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Growing a Blended Family

 

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Growing a Blended Family

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To all step parents who are putting in work to bring up functional children, you are a great deal to your child’s generation. With the rising numbers of single parents, blended families are increasing. There is a growing concern by skillful and loving parents who are asking, “What happens when love and parenting skills are not enough?” As children go back to school, there is a dilemma that blended families experience while setting functional goals for the children. I have heard step mothers and fathers point out their need for deprived adherence by the step children they are raising. Some will say, “I took them out for their holiday but these children are not willing to connect with me”. This desire can squeeze thin the relationship between parents and children. It is important to understand that children do not automatically grant the step mom or dad permission to be parented. The young mind has a journey of seeking identity as well as desiring to be claimed by the step parent. Some of the questions that a child grapples with are “Will you claim me enough?”, “Why are you taking my relationship with my parent away?”. These are normal feelings because there was a relationship that existed before and sometimes the child wonders “where do I place you and are you comfortable to be placed?”  Most parents make the grave mistake of projecting a lack of permission by the step child to mean a lack of love by their spouse. We need to separate the two and embrace the dynamics of a blended family.

The journey of blended parenting is like learning how to play an instrument. One desires to play by the ear but the music teacher insists, you need to have a relationship with reading music. The music teacher maintains; who you are to what you are playing is more important than what you are playing. This is where music connects to the soul and the soul of music permeates the mind, heart and body to convey intended structures to the soul. This is where the instrumentalist and the music attach and flow to become a sweet breath to the audience. In a blended family, there is a great desire to learn the instrument and get to the stage, win a Grammy and have the clan sing and share the song. It is also important to have in mind that as we all prefer different genres, every blended situation has its uniqueness but the mind, heart and body remain the core of human connection. This is where affirmation, affection and acceptance become the architecture guiding the music structure but the genre depends on the family’s uniqueness.

Just like an instrument, a child must be in a close growing contact with an adult because all the parenting courses and podcasts cannot compensate for a lack of connection between a child and an adult. This kind of adult-child attachment requires necessary support from our culture and society for a healthy family. We need to ask ourselves, “are the economic, political, spiritual and psychological social systems supportive of adult-child attachments?” We have heard the majority take a stand to question “parenting” because of the rising cases of adolescent delinquency. How about that blended family where a child is grappling with the dilemma of living with one who is not the biological mum or dad? How about that step parent who is struggling to understand how they can relate with a child in a situation they have never been in before? In this situation, you have the love and knowledge with which to parent but there is no connection between the child and the adult.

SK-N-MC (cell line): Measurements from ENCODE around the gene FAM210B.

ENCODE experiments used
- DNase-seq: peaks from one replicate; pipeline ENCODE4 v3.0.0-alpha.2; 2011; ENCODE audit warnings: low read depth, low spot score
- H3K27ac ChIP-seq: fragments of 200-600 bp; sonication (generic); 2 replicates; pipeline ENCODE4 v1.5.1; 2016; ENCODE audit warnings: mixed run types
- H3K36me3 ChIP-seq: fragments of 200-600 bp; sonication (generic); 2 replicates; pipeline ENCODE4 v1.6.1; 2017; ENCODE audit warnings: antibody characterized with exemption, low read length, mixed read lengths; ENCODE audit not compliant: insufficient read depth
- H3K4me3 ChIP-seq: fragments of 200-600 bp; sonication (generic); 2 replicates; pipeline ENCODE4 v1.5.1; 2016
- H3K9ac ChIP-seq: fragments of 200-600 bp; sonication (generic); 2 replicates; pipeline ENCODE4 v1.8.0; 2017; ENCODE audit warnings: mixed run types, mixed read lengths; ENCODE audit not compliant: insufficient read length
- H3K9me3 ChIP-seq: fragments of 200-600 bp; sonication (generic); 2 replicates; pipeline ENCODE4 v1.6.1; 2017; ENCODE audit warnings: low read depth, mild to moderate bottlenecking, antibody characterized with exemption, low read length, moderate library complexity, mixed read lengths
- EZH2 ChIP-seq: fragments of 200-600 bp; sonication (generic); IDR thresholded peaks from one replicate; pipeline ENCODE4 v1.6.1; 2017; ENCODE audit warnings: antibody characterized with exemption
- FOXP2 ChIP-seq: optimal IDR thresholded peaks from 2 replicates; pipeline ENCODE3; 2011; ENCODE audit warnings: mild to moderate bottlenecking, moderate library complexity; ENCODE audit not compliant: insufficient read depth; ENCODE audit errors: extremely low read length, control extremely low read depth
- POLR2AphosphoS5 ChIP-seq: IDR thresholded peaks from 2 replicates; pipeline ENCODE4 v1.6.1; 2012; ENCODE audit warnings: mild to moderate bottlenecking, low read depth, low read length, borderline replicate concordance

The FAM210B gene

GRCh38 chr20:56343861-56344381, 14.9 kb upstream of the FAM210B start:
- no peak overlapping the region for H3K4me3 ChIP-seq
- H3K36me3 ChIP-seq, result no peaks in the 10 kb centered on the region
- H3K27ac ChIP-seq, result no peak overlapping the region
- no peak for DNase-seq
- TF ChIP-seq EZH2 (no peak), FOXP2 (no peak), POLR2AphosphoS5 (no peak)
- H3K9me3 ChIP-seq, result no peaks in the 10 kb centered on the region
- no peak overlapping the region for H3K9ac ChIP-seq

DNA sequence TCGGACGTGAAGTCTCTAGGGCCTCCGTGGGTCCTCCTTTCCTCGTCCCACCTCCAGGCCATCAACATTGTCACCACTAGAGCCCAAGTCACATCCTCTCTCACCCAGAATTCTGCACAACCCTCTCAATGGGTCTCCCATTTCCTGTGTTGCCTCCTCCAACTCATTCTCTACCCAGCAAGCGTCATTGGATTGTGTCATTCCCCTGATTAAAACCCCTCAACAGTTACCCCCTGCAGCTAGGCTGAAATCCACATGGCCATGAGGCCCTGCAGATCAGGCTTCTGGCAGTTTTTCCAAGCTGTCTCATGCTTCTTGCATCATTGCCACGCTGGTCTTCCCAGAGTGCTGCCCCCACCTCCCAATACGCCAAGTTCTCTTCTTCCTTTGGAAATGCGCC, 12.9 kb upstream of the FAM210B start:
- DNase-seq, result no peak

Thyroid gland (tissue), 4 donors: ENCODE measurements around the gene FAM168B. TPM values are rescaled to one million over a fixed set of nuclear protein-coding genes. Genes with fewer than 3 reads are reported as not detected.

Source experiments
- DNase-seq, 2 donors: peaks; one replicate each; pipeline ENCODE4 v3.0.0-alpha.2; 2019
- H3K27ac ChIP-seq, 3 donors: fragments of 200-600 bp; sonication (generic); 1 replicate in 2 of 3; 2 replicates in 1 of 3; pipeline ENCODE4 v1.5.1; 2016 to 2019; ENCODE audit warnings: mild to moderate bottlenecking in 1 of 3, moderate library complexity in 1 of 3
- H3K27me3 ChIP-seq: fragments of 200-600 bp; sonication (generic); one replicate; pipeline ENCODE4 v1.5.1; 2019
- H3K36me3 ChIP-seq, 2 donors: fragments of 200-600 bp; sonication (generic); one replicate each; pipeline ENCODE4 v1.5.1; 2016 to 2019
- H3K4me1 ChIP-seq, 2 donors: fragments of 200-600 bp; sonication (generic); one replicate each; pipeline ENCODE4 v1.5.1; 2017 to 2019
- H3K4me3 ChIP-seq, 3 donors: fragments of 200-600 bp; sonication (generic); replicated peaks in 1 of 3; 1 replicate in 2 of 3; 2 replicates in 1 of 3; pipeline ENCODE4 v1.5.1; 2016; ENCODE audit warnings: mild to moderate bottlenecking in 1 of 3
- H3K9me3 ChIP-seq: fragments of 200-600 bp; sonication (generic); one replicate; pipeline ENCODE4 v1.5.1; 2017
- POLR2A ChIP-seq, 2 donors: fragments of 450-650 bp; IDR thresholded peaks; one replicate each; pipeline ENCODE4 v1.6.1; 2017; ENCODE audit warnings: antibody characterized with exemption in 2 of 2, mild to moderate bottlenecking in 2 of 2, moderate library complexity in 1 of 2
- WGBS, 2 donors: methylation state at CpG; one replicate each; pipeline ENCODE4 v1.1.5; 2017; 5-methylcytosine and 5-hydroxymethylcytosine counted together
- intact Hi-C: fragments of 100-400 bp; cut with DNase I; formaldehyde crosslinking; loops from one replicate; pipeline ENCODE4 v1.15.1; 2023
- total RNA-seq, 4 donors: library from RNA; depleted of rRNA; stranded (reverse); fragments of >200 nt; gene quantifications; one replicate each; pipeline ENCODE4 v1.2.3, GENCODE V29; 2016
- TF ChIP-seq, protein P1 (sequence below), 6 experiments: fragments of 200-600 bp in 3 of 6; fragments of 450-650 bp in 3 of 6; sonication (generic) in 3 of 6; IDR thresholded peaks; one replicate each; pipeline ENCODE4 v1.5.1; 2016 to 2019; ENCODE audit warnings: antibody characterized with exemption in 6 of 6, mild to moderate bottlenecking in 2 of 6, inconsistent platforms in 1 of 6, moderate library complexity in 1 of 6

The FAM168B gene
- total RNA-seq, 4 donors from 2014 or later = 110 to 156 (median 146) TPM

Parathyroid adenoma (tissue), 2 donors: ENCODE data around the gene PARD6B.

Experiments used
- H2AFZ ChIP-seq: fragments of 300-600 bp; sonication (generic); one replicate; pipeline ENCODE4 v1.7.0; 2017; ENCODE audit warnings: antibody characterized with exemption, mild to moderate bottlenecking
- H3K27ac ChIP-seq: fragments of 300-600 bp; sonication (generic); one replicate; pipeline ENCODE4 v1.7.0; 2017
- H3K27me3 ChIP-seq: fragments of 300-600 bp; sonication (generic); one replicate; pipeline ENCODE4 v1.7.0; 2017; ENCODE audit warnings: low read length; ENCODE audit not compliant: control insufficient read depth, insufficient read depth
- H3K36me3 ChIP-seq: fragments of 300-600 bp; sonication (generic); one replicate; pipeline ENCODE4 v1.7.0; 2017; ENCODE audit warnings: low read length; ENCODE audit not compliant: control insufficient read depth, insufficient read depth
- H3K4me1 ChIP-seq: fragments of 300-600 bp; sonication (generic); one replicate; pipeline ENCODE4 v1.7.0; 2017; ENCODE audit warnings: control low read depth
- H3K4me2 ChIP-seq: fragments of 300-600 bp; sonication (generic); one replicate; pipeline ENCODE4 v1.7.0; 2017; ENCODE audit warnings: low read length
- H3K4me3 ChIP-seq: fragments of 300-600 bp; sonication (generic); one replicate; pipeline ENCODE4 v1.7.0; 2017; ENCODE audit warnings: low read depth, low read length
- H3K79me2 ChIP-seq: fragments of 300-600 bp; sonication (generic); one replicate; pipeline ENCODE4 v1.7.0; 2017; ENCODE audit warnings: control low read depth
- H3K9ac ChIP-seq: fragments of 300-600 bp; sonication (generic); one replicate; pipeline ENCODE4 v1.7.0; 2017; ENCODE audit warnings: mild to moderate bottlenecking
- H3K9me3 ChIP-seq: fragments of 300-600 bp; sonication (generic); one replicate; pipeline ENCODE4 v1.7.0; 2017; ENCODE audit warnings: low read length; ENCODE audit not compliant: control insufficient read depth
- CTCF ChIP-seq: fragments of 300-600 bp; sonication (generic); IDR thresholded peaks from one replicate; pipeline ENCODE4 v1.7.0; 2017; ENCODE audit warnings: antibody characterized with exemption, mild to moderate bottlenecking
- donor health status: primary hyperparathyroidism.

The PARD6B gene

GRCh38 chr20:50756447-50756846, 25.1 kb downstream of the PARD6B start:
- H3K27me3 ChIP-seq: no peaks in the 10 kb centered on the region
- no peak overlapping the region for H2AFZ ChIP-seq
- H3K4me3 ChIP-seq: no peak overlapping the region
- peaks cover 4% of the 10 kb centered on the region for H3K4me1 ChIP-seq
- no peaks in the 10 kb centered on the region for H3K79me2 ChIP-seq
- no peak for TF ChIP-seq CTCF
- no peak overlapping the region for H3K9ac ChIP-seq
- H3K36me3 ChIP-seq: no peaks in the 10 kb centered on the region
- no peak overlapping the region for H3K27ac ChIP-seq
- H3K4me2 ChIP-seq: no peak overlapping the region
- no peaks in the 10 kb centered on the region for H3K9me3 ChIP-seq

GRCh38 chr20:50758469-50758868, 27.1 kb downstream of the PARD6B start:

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It is not a lack of love or of parenting know-how in such a blended family that makes it hard, but the sprouting connection facing social, economic, political, environmental, psychological and spiritual erosion which the parent has to find a rhythm while trying to win the child’s heart. We need to understand that, while talking about blended parenting, the greatest need is for the young mind to grow towards trust, and the adult to find the rhythm to connect or else, the lack of such context will make our parenting ineffective. I know loving parents who are still struggling to connect with their children. Can we say because their children are struggling that these parents have failed? Some parents may have given up trying to connect and others trying to figure out how to make their families happy and comfortable as the germinating connection stagnates. All said and done, the mental health of both child and the step parent get to encounter a level of confusion to have a successful parent child relationship. It takes time to learn an instrument, it will take time to create a language of connection. Be patient with yourself, the child and your spouse. Beyond love and parenting skills, journey towards connection and increased bonding in your growing kingdom.

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